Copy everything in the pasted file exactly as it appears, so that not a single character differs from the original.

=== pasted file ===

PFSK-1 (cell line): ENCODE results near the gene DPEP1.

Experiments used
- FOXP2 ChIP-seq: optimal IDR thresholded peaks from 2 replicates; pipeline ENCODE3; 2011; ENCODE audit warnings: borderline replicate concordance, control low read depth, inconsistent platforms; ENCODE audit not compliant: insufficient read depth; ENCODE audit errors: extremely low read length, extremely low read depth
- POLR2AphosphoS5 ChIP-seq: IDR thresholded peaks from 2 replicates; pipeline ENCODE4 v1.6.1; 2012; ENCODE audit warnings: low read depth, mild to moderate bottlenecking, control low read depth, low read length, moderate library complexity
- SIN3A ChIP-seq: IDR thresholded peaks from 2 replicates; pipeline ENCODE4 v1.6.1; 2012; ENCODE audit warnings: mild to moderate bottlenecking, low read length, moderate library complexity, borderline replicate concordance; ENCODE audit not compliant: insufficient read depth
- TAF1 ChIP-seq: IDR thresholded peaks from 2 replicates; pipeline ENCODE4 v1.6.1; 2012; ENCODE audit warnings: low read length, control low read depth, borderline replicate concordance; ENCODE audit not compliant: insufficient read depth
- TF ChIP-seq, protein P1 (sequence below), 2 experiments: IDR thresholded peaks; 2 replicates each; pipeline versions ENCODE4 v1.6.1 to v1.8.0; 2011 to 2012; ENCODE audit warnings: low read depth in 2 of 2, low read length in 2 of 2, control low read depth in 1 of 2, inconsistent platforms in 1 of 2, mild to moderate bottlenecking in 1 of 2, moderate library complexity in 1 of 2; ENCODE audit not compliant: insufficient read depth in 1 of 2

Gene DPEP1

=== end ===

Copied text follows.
PFSK-1 (cell line): ENCODE results near the gene DPEP1.

Experiments used
- FOXP2 ChIP-seq: optimal IDR thresholded peaks from 2 replicates; pipeline ENCODE3; 2011; ENCODE audit warnings: borderline replicate concordance, control low read depth, inconsistent platforms; ENCODE audit not compliant: insufficient read depth; ENCODE audit errors: extremely low read length, extremely low read depth
- POLR2AphosphoS5 ChIP-seq: IDR thresholded peaks from 2 replicates; pipeline ENCODE4 v1.6.1; 2012; ENCODE audit warnings: low read depth, mild to moderate bottlenecking, control low read depth, low read length, moderate library complexity
- SIN3A ChIP-seq: IDR thresholded peaks from 2 replicates; pipeline ENCODE4 v1.6.1; 2012; ENCODE audit warnings: mild to moderate bottlenecking, low read length, moderate library complexity, borderline replicate concordance; ENCODE audit not compliant: insufficient read depth
- TAF1 ChIP-seq: IDR thresholded peaks from 2 replicates; pipeline ENCODE4 v1.6.1; 2012; ENCODE audit warnings: low read length, control low read depth, borderline replicate concordance; ENCODE audit not compliant: insufficient read depth
- TF ChIP-seq, protein P1 (sequence below), 2 experiments: IDR thresholded peaks; 2 replicates each; pipeline versions ENCODE4 v1.6.1 to v1.8.0; 2011 to 2012; ENCODE audit warnings: low read depth in 2 of 2, low read length in 2 of 2, control low read depth in 1 of 2, inconsistent platforms in 1 of 2, mild to moderate bottlenecking in 1 of 2, moderate library complexity in 1 of 2; ENCODE audit not compliant: insufficient read depth in 1 of 2

Gene DPEP1